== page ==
If you're a writer, Twitter can help build your network, but you do know how to maximize lists for this purpose? Today, I'm guest posting at Positive Writer again, and I have some tips for setting up Twitter lists, plus recommendations for eight lists every writer should make. Here's a sneak peek!
Despite the numerous benefits social media affords writers, you’ve probably thrown up your hands a time or two, vowing to close your accounts and hibernate. After all, it’s impossible to keep up with the ever-evolving stream of articles, photos, and conversations that exist on Twitter every day. And that’s just one social media account! Add Pinterest, Google+, Facebook, or other tools to the fold, and our time and attention are easily strained.
Before you decide to give up, it’s helpful to remember the true purpose of social media: to build relationships. Twitter, like other services, should be a welcome addition to our toolkit a a means to accomplish this, and if you’ve never set up Twitter lists to help with these efforts, you’re doing yourself a disservice. The tips below will reveal why Twitter lists can make your writing day more productive and expand your network.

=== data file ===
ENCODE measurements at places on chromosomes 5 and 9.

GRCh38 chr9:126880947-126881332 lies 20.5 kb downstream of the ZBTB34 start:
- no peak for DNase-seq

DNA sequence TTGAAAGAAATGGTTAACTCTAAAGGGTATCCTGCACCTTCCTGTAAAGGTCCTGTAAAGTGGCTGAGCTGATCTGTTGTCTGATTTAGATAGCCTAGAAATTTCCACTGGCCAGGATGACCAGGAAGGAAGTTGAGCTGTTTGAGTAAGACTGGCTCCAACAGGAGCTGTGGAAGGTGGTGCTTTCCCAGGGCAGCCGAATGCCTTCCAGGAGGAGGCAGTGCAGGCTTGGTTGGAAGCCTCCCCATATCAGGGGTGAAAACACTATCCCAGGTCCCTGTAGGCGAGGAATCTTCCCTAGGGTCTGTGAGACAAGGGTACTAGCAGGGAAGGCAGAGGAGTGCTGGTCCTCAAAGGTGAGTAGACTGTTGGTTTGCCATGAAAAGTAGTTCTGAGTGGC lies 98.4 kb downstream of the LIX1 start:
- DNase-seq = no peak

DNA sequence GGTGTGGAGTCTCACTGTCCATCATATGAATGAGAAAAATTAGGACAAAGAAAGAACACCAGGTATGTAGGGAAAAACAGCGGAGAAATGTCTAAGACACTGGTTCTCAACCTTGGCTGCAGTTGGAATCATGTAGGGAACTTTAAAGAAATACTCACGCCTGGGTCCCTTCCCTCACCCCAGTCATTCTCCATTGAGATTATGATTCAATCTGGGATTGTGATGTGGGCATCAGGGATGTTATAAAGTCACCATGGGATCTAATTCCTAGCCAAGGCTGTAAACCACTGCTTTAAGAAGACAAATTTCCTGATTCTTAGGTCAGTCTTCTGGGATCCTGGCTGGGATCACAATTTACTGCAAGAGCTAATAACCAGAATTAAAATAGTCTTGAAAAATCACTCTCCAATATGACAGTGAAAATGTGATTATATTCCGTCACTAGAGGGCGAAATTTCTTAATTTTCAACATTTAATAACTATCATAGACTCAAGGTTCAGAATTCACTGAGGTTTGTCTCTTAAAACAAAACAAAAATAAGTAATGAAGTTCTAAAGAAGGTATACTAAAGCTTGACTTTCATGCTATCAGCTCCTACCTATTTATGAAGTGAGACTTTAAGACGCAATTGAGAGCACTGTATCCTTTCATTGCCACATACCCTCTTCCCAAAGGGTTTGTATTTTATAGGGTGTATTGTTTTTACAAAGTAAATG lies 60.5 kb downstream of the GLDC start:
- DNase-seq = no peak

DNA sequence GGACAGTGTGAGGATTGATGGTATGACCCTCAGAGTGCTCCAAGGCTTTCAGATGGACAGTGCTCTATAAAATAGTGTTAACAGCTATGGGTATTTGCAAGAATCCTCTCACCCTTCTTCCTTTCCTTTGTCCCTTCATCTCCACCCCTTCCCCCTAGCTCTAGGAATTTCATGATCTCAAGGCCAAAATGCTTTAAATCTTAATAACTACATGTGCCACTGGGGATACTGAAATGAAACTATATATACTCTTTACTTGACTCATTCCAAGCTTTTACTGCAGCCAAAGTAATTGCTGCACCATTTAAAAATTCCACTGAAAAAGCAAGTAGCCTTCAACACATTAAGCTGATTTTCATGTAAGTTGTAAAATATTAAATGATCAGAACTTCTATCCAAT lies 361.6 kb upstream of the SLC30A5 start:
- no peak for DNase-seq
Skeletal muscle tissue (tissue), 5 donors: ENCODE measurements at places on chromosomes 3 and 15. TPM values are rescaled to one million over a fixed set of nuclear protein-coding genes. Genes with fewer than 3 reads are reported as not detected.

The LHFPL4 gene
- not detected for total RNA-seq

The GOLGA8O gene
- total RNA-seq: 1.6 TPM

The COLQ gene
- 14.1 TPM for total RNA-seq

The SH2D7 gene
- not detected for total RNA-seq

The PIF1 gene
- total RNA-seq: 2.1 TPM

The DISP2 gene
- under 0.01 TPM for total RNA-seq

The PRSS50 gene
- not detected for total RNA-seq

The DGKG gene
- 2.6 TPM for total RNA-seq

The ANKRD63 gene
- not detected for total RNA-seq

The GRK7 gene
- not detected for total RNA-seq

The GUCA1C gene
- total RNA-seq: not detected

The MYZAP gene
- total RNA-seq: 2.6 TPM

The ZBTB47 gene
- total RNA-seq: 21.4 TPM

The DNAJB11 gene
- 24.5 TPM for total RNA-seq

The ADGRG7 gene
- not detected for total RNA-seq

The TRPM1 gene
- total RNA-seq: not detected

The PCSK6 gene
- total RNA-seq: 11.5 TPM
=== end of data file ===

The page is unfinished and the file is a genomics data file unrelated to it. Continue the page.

4 Ways Twitter Lists Can Help You
Like your shopping list that keeps you organized in the grocery store, Twitter lists serve the same function in the social media space. Lists help you organize people, organizations, and topics by category within Twitter to help you engage in a more targeted way.
It’s unrealistic to constantly follow your Twitter stream throughout the day. Even if you have that kind of time (and if you do, you should probably stop procrastinating and start writing!), lists will ensure the time you do spend on Twitter is more productive. Here are four ways Twitter lists can help you.
1. Maximize your time. Our time is valuable. Lists help you organize information so you can more easily stay informed on topics in the writing world and manage relationships. Creating lists means you’ll spend less time filtering through a never-ending stream, and more time gleaning content from the people that matter most.2. Find what you’re looking for. Let’s say you put the finishing touches on a few short stories you’d like to send out. By checking your list of literary magazines, you can see if any contests are running, or tweet the journal directly asking questions about the submission period. Interested in contacting a fellow writer about a possible interview for your blog? Check your Favorite Writers list.